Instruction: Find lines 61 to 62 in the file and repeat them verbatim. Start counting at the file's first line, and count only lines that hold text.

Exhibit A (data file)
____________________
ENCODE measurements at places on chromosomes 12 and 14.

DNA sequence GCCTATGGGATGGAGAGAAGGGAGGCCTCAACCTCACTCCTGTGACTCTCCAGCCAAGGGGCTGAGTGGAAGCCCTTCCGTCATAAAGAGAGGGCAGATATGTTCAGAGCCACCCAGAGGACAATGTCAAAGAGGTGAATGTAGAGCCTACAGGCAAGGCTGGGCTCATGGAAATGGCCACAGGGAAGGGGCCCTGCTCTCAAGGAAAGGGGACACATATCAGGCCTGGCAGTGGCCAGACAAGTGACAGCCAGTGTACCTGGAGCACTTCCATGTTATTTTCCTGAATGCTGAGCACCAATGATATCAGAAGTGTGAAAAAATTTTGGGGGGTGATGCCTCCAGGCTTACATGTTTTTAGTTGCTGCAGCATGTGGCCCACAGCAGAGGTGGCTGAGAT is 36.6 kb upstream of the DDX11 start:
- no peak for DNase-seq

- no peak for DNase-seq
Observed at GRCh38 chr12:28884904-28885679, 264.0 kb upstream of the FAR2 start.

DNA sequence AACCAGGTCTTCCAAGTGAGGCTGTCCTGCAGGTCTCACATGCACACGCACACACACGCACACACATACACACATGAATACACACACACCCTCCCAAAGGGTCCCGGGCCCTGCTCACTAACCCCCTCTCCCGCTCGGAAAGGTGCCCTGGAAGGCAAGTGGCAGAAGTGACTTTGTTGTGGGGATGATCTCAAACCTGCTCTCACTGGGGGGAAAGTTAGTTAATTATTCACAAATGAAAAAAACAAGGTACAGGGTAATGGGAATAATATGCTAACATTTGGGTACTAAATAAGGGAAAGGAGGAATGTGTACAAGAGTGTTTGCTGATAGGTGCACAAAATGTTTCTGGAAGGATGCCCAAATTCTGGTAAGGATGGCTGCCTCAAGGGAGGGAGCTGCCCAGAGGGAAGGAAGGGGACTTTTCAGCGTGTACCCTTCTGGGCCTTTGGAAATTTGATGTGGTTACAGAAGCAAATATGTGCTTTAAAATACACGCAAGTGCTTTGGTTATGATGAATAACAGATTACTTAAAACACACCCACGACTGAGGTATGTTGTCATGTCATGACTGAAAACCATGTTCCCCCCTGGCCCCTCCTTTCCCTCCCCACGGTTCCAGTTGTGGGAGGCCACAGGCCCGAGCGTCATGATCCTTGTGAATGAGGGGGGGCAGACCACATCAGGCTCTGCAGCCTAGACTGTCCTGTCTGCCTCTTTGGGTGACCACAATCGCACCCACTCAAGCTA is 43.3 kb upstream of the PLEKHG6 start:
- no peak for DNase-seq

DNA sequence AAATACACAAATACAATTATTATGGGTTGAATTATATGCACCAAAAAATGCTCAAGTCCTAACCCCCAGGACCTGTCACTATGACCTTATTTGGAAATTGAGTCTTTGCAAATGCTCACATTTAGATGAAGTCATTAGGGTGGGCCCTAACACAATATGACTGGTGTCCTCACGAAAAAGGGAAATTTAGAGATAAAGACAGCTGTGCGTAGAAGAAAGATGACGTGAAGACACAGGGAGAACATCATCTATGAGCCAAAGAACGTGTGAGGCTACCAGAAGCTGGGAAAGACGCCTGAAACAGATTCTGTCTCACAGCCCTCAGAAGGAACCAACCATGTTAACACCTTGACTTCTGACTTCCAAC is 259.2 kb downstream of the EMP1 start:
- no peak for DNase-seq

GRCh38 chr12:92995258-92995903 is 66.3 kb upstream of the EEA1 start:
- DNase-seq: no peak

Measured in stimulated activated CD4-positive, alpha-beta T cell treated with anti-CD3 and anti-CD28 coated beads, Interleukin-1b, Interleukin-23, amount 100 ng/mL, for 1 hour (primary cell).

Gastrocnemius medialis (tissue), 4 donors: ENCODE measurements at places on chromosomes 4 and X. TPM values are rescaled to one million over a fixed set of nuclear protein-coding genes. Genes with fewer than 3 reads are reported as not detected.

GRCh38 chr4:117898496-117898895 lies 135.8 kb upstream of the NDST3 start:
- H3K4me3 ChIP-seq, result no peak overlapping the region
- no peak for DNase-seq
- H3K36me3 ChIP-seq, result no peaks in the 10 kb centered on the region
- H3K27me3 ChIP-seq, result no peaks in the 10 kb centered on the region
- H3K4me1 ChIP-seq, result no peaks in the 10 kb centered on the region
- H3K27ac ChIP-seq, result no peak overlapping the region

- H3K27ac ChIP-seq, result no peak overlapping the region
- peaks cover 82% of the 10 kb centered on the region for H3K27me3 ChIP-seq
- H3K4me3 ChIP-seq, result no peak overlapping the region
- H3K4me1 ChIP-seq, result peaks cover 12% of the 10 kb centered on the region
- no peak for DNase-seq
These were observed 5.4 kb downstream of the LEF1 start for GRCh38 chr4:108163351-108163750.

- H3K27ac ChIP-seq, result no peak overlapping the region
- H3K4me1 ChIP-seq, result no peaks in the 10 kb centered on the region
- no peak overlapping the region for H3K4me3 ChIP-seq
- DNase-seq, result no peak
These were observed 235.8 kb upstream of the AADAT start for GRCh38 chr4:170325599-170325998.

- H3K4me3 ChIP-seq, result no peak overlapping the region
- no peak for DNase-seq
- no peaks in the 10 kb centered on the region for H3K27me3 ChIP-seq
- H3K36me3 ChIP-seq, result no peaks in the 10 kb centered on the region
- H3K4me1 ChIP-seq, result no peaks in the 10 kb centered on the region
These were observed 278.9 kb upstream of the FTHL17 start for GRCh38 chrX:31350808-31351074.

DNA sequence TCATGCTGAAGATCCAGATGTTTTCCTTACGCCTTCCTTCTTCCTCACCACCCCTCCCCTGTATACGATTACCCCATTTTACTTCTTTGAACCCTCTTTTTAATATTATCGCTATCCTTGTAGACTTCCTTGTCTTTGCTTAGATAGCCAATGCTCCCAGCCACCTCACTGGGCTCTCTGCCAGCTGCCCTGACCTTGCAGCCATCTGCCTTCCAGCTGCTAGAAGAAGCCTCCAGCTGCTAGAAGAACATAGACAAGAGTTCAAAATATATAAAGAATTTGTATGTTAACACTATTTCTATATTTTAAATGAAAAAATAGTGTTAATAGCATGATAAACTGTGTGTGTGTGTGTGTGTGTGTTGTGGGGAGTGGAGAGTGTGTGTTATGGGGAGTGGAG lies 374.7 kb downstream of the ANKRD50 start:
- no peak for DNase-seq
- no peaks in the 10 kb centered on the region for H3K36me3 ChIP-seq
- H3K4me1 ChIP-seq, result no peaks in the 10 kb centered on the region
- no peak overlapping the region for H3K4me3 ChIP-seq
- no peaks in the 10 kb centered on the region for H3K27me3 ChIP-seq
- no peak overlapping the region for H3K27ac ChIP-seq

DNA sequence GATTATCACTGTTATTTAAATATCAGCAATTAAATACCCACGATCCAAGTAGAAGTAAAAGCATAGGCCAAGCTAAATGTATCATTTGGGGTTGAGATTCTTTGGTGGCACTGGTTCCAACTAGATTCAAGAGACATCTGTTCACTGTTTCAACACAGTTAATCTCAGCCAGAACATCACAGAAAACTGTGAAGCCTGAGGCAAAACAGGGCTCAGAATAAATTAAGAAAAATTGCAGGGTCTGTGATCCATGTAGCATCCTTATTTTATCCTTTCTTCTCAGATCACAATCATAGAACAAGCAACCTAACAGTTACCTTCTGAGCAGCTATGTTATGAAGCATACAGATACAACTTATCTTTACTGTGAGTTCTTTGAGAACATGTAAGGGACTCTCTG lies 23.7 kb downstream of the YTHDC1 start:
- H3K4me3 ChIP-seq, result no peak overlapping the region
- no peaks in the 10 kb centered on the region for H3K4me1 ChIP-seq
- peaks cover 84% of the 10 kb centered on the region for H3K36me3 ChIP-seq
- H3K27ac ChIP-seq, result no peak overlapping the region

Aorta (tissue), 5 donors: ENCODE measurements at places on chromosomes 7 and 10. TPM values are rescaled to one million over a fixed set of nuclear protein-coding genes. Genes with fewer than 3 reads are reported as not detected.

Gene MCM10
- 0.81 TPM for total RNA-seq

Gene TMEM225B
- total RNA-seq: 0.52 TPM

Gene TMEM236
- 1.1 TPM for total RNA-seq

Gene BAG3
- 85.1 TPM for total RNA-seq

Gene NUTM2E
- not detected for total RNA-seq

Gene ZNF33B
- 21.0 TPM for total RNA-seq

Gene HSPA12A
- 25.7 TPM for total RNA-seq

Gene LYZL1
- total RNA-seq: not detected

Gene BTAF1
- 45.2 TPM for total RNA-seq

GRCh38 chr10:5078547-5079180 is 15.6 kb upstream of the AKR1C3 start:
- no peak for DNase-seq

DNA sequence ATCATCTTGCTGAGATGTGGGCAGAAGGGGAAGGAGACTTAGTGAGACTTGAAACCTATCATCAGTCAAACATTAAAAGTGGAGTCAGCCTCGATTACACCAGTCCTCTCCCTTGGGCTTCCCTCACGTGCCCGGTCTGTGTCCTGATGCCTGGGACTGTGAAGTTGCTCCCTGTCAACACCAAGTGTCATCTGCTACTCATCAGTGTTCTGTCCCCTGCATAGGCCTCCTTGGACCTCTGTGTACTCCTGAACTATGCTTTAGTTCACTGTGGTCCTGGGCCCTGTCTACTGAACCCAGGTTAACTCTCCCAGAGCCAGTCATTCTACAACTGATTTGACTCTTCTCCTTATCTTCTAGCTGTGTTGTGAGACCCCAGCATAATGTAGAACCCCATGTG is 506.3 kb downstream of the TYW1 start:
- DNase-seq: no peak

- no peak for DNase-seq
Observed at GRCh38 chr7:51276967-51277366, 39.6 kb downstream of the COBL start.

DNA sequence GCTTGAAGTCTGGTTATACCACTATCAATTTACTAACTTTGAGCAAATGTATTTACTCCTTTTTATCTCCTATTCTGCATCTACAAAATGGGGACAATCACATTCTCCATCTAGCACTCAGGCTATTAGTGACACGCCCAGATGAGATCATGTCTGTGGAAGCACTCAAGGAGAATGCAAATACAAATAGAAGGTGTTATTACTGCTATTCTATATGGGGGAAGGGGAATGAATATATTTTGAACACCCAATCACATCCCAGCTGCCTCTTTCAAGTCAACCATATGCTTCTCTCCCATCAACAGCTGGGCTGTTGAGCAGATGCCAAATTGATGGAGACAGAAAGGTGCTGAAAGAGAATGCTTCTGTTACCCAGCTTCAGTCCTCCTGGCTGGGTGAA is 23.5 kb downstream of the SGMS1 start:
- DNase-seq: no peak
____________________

Gene ZNF33B
- 21.0 TPM for total RNA-seq